There is a huge difference between the training plans above. Each applies stress in its own way, and both require rest or easier days to allow the body the strength to train hard when required.

Read about OVERREACHING HERE

So, planning is key in a training plan. Runners require a rest day and easier days in a training week, and importantly, they need easier weeks in let’s say, monthly training blocks. A good strategy is building for 3-weeks and dropping down on week 4, so, 8-weeks training in hours (just for illustration) could  look like:

  • Week 1 : 6 hours
  • Week 2 : 8 hours
  • Week 3 : 10 hours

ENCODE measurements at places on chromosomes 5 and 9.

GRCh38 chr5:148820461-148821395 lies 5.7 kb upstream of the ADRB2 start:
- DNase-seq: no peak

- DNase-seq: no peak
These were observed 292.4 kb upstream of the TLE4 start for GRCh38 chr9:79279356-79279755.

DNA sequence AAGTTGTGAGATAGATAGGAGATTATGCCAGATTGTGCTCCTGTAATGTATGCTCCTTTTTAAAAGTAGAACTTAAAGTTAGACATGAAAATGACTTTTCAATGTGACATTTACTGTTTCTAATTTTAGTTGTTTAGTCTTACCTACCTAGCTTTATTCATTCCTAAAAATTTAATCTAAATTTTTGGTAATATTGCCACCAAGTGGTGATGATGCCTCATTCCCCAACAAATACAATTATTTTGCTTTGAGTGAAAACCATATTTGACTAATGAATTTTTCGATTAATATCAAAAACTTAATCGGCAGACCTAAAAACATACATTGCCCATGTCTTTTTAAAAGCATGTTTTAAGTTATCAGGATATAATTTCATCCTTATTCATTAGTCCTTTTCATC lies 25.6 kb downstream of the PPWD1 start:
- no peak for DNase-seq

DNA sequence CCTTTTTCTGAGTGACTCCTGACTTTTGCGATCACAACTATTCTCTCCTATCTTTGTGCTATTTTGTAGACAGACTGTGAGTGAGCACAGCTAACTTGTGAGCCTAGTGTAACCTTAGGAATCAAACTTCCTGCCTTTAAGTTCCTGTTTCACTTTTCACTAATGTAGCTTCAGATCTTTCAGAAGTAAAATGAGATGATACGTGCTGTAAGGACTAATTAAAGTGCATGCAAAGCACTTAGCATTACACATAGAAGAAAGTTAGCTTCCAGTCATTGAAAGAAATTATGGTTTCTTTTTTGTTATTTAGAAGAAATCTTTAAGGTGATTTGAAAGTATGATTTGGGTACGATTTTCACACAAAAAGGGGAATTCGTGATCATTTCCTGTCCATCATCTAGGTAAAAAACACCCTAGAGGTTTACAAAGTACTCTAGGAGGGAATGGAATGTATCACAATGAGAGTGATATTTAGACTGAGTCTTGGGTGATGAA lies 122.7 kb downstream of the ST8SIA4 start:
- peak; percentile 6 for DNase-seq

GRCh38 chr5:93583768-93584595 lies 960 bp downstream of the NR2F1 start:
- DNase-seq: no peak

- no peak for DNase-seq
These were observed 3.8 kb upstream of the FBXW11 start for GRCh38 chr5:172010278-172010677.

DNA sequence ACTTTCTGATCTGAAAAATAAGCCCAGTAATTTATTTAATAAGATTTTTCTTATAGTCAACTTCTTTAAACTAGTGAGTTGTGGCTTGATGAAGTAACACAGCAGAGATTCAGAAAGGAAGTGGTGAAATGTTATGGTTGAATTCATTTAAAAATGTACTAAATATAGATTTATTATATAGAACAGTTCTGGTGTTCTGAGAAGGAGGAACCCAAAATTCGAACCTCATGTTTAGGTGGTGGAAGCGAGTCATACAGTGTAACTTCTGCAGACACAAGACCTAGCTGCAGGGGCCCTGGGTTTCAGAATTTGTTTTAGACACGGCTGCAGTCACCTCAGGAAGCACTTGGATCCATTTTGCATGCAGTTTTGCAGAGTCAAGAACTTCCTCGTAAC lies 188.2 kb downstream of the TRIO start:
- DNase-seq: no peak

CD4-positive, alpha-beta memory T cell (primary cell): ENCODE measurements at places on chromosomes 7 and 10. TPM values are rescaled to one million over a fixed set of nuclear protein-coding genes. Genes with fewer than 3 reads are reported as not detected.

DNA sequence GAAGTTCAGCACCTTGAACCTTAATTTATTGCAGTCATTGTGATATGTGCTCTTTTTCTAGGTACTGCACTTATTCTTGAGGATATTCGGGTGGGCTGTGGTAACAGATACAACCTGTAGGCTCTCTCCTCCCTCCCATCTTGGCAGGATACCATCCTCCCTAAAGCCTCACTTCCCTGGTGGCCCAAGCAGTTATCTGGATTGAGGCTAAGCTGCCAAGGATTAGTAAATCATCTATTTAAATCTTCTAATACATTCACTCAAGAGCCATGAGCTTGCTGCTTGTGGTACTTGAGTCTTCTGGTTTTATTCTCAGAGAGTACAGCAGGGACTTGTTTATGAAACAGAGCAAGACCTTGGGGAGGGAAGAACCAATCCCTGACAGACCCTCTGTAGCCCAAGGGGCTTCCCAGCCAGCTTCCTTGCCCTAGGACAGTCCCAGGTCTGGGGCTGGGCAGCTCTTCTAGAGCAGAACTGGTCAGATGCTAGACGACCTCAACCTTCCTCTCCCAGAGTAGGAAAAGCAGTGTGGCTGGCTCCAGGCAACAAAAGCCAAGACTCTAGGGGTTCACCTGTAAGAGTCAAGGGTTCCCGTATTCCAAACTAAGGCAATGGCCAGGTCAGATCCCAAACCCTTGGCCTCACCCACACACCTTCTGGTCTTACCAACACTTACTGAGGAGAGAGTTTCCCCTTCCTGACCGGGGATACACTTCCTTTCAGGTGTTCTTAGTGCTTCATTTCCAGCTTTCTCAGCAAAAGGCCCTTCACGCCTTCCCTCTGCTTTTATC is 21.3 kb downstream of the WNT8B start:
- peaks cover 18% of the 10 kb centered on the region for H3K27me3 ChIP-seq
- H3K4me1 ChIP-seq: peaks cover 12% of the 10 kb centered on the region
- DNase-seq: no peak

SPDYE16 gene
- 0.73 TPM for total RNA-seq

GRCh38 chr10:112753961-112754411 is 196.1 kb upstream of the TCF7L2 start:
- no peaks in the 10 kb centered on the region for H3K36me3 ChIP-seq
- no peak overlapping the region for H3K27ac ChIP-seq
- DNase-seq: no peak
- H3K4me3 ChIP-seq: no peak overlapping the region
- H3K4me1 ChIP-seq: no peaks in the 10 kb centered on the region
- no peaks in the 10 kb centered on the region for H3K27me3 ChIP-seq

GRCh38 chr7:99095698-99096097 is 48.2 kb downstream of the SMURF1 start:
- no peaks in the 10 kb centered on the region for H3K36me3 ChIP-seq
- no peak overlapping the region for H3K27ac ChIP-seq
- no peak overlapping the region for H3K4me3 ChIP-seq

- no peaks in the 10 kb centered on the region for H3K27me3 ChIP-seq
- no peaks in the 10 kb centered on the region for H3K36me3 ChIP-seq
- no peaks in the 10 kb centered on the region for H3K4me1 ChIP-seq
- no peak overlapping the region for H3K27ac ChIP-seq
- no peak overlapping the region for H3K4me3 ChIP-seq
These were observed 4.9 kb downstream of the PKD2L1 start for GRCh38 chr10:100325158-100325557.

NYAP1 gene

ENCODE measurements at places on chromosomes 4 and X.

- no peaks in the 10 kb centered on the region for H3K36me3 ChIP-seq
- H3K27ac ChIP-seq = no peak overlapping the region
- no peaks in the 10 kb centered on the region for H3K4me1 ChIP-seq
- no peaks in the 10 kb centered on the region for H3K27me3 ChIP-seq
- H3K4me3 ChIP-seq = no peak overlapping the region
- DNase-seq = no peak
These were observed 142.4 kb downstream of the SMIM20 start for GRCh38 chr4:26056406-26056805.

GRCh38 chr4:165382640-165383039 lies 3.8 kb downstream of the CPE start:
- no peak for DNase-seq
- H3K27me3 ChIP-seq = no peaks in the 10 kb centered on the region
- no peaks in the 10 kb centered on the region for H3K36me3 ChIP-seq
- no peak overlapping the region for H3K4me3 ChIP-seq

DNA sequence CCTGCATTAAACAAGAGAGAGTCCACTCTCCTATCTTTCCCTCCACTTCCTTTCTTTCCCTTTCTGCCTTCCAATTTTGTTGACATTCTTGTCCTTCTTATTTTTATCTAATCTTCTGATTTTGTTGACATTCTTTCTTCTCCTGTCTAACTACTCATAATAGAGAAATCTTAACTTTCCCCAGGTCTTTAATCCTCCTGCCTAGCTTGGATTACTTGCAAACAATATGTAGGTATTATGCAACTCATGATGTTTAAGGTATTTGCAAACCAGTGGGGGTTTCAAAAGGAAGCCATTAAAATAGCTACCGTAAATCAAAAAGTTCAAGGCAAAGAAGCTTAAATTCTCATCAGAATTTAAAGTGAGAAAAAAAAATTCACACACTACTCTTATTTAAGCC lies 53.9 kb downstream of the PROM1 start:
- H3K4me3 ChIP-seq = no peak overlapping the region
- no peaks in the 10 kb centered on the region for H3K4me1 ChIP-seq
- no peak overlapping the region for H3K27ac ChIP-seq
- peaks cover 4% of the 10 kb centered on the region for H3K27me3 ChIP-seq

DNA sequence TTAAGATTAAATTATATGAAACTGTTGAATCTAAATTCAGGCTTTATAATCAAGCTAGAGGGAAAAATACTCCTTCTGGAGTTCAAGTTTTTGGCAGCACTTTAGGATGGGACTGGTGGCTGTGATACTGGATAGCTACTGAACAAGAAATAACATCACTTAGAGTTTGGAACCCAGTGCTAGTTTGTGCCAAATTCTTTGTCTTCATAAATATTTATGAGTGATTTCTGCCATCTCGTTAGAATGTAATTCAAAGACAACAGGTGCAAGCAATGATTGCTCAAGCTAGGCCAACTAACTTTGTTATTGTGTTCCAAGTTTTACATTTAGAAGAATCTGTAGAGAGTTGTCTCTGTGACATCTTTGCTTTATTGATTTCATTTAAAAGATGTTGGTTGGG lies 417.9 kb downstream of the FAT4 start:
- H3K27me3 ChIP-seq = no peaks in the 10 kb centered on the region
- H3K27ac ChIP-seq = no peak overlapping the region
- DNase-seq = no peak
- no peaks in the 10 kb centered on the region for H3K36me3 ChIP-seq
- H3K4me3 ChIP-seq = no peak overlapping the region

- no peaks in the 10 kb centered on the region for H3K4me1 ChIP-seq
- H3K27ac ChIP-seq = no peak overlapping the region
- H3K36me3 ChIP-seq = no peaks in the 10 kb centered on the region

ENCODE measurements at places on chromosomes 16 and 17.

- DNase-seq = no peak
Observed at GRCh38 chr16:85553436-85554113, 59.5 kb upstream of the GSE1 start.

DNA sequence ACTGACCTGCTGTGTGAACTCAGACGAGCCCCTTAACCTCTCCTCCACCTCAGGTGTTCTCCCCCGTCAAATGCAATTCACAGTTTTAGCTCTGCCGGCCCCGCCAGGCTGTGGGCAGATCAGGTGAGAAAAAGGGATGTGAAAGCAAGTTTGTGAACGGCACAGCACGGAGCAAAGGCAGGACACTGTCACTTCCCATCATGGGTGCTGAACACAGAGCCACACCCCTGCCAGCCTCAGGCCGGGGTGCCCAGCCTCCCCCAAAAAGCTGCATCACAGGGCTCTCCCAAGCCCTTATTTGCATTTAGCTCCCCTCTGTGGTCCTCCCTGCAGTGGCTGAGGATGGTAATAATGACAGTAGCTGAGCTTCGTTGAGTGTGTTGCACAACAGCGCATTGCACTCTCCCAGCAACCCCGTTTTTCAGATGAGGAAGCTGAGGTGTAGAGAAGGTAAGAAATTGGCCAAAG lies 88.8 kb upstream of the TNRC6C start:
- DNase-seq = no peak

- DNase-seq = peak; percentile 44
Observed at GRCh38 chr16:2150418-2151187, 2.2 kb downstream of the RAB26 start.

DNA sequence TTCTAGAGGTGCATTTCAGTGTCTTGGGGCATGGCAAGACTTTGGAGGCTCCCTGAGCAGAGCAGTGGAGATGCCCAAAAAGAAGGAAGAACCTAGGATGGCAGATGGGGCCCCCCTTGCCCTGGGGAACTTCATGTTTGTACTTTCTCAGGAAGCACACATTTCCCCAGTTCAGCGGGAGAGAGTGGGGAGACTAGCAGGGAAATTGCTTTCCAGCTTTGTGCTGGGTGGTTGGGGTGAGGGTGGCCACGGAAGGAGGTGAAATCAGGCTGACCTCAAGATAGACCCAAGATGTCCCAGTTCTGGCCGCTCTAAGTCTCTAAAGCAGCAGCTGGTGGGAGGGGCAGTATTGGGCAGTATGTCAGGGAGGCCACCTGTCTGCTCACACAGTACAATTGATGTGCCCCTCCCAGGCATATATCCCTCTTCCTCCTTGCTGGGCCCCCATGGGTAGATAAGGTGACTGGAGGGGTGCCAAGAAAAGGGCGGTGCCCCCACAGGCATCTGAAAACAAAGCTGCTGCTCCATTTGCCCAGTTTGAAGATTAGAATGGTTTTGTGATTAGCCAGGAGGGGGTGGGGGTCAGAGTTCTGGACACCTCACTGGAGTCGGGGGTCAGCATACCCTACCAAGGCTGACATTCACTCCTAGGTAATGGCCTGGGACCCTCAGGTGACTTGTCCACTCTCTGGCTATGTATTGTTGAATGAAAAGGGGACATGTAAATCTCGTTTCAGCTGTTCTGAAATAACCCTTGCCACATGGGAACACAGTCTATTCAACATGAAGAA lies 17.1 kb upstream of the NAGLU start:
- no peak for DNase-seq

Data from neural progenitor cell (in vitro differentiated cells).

• Week 4 : 6 hours

 

  • Week 5 : 8 hours
  • Week 6 : 10 hours
  • Week 7 : 12 hours
  • Week 8 : 6 hours

If a runner never gets injured, one could arguably say that they fall in one of two categories:

  1. They have a superb training plan that balances stress, stimulus and rest.
  2. They are not training hard enough and not adding any stress.

Some coaches actually say, that injury is just part of the process and we need to be prepared for it. In a way, I agree, but that does not mean we must not try to avoid injury… On the contrary.

NSMI provide the following information to avoid injury:

  • Warm Up
  • Use the correct equipment (in our scenario, appropriate footwear)
  • Use the correct technique (run style and technique for gym/ weight training)
  • Do not over-reach (Listen to your body, know your limits)
  • Remain hydrated
  • Cool down

The above is a simple bullet list of points that provides a great starting point. But running is a harsh sport that creates great impact and stress, so, maybe we can be a little more creative.